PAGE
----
How have you been doing? Have you ever known someone whose life was going quite well in some areas but really poorly in others? One of the real tricks in life is balancing all of the different aspects and allotting enough time and attention to each, knowing what is important and what can be put off until later.
Often people ignore things that really do matter, maybe because there were no obvious signs—like health problems that develop quietly.
You have to devote enough time to your family, your work, your friends, and yes, even some time for your own needs to have a happy, well-rounded life.
You probably matter quite a lot to some people. To be there for them, you have to devote some attention to providing for yourself. Take care of yourself with proper rest, diet, exercise—and with your regular massage sessions. Your benefits can be improved with routine visits; schedule your next appointment today.
This issue contains recent health news that reinforce the many benefits massage can offer you.
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Less Stress Could Lead to Weight Loss Add another benefit to the long list of reasons to get a massage: weight loss. According to new research, reducing one's stress might also reduce one's pant size.
A new Kaiser Permanente study found that people trying to lose at least 10 pounds were more likely to reach that goal if they had lower stress levels and slept more than six hours but not more than eight hours a night, according to a Kaiser press release.
Many other studies have shown massage therapy induces relaxation, reduces pain and creates well-being, while it also reduces stress and depression and improves sleep patterns.
"This study suggests that when people are trying to lose weight, they should try to get the right amount of sleep and reduce their stress," said lead author Charles Elder, an investigator with the Kaiser Permanente Center for Health Research in Portland, Oregon, who also leads Integrative Medicine at Kaiser Permanente Northwest.
The paper was published recently in the International Journal of Obesity and was the result of a study funded by the National Institutes of Health's National Center for Complementary and Alternative Medicine.
Nearly 500 participants from Kaiser Permanente in Oregon and Washington took part in the study, which measured whether sleep, stress, depression, television viewing and computer screen time were correlated with weight loss, the press release noted. Several previous studies have found an association between these factors and obesity, but few have looked at whether these factors predict weight loss.
Participants were asked to lose at least 10 pounds over six months. Participants attended weekly meetings at which they were weighed and advised to reduce calorie intake by 500 calories per day, adopt a low-fat, low-sugar diet with lots of fruits and vegetables, increase physical activity to 180 minutes a week and keep daily food records.
The research team found that sleep and stress levels were good predictors of weight loss, but depression and screen time were not.
Get the Most from Your Massage Sessions! Here are some suggestions from the American Massage Therapy Association on how to get the most from each massage:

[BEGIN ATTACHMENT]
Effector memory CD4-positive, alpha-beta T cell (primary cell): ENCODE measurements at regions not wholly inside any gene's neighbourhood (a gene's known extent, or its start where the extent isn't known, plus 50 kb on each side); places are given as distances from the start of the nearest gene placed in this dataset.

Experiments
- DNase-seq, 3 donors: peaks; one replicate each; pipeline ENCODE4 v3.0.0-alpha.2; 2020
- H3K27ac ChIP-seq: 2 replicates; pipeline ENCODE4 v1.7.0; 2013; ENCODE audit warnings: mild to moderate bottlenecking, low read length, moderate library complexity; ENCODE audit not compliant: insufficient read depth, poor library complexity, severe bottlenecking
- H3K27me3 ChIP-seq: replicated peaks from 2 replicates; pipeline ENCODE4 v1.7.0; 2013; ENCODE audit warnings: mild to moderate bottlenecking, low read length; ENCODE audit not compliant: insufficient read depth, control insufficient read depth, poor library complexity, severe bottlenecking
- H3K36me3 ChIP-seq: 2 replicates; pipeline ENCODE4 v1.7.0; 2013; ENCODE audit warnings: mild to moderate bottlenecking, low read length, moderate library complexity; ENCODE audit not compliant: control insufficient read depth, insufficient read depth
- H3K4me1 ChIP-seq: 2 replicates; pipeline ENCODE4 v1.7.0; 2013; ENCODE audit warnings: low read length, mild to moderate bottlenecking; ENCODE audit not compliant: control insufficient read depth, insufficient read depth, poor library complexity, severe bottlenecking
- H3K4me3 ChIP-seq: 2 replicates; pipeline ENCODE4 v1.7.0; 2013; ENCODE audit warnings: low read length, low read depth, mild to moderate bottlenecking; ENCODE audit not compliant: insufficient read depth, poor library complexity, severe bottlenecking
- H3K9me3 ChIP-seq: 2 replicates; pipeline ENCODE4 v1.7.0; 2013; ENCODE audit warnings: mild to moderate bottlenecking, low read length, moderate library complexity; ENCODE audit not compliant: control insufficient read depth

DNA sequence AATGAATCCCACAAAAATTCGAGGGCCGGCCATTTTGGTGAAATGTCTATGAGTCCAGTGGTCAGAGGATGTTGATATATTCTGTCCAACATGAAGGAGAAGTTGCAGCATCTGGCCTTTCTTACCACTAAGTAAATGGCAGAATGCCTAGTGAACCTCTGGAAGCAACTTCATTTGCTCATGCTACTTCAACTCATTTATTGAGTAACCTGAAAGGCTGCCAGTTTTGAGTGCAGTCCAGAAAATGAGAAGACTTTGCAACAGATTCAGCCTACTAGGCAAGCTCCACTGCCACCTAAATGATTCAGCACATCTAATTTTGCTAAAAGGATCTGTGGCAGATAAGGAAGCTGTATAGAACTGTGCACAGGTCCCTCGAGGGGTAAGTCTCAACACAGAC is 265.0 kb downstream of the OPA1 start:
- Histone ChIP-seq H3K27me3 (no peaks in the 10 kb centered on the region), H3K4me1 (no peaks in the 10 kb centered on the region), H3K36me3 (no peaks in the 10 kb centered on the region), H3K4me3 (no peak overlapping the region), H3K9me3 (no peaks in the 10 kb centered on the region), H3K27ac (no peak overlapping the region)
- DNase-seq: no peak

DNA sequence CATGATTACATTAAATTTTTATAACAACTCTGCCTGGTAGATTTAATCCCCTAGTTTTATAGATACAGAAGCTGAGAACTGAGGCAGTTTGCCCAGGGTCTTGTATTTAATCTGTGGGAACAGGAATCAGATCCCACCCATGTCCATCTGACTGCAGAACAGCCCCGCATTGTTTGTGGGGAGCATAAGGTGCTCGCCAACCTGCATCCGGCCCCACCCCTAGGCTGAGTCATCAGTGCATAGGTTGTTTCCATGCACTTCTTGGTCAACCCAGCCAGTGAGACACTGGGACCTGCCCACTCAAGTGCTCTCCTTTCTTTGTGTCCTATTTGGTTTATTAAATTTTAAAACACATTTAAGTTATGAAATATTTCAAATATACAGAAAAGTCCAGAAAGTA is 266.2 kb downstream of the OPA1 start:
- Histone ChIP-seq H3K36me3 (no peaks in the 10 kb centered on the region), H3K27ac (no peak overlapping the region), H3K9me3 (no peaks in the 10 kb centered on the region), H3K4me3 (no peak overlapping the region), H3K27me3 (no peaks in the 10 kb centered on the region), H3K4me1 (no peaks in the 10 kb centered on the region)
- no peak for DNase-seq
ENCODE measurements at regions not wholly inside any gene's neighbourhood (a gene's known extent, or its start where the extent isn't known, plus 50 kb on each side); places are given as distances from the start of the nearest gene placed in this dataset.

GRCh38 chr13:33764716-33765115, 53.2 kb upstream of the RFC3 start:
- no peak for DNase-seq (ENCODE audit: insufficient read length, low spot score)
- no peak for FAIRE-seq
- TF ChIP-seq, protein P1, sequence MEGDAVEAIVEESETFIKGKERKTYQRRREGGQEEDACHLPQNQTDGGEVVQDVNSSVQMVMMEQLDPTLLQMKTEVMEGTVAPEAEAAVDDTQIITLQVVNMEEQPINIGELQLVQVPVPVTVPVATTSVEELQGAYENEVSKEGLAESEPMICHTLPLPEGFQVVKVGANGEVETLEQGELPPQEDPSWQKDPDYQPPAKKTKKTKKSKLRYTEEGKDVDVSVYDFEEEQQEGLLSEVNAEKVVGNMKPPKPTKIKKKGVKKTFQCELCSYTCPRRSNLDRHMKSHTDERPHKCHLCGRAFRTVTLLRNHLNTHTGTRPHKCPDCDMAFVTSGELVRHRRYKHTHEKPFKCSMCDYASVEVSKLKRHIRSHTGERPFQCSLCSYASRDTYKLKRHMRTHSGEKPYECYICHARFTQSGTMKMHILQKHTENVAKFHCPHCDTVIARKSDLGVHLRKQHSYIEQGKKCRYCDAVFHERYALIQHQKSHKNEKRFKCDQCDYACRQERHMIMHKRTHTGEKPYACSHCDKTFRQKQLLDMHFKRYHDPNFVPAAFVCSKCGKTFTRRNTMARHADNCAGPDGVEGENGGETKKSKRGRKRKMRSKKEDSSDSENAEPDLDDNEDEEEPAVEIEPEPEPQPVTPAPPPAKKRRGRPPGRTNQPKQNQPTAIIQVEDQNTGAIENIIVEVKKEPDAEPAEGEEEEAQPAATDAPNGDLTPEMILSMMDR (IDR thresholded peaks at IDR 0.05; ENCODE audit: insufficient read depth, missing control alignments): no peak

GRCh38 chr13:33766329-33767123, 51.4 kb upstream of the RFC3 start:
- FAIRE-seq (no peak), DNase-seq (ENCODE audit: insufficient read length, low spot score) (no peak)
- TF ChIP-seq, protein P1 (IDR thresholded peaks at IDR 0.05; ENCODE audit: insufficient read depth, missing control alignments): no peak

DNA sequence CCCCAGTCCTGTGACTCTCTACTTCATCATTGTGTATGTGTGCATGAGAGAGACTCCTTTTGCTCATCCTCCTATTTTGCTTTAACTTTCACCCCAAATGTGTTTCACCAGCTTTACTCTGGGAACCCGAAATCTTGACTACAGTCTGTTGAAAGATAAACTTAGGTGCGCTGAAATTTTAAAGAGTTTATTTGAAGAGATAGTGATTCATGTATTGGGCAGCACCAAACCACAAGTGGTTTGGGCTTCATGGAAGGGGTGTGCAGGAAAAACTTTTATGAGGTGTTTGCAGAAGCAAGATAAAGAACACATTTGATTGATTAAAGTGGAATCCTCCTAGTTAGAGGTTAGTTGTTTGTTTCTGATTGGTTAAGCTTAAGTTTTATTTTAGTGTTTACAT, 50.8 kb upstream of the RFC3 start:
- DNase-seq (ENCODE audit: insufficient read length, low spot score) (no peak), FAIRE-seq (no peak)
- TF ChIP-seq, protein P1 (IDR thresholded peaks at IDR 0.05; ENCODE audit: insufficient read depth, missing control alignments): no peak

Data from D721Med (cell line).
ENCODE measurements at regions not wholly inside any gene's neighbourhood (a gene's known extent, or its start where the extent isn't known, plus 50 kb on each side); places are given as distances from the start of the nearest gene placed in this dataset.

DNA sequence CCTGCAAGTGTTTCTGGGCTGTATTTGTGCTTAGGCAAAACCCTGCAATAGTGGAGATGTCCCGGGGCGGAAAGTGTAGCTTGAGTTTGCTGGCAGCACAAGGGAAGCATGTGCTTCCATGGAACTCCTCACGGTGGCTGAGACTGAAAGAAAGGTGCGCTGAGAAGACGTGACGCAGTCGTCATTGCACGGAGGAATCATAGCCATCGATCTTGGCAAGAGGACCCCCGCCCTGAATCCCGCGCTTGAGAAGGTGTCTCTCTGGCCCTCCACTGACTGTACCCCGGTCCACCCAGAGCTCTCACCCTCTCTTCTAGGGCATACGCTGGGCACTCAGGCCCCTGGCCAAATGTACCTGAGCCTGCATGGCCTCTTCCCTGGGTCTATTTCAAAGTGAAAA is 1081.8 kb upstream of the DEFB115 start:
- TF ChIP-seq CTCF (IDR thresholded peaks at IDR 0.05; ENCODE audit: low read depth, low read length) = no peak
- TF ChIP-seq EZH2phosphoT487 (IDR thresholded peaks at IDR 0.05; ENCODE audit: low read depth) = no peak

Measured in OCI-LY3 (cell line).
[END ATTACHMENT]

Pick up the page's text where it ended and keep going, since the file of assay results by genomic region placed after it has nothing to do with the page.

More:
• Don’t eat immediately before your appointment.
• Be on time. If you arrive in a rush, it will take longer to get to a relaxed state.
• Report any discomfort during the session, whether it’s from the massage or related to the environment, e.g., room temperature or lighting.
• Quiet your mind by focusing on how the therapist’s touch feels.
• Don’t get off the table too quickly after the massage if you’re dizzy.
• Drink extra water after a session. Massage releases waste products and toxins from your muscles. Increasing your fluid intake lowers this toxicity and lessens the strain on filtering organs.
• Allow for some open, quiet time after your massage.
Killed by overtime — The eight-hour work day is becoming obsolete, as companies pressure employees for “productivity”—that is, long work days. But employees may pay the ultimate price for overworking, a new British study finds. Researchers followed more than 7,000 healthy, middle-aged U.K. government employees for roughly 12 years and discovered that those who reported clocking 11-hour days had a 67 percent higher risk of heart attack than those who logged a more moderate 7 to 8 hours.
Ten-hour workdays produced a 45 percent higher risk. “This study might make us think twice about the old adage ‘hard work won’t kill you,’” Stephen Holgate, a chairman at Britain’s Medical Research Council, tells Reuters.com. Scientists aren’t sure exactly how overtime harms the heart—or whether it simply contributes to other risk factors like unhealthful eating, failing to exercise, stress, depression, and lack of sleep. Clearly, though—just like blood pressure, cholesterol, and smoking—work habits are a predictor of heart health. Doctors should start asking patients: “How many hours do you work?” says researcher Mika Kivimäki of University College London. “Our research presents a strong case that it should become standard practice.”
– The Week Vol. 11 Iss. 511
Happiness is not the absence of problems but the ability to deal with them.
— Baron de Montesquieu
The content of this letter is not intended to replace professional medical advice.
If you’re ill, please consult a physician.
© 2011 Massage Marketing. Used with permission; all rights reserved.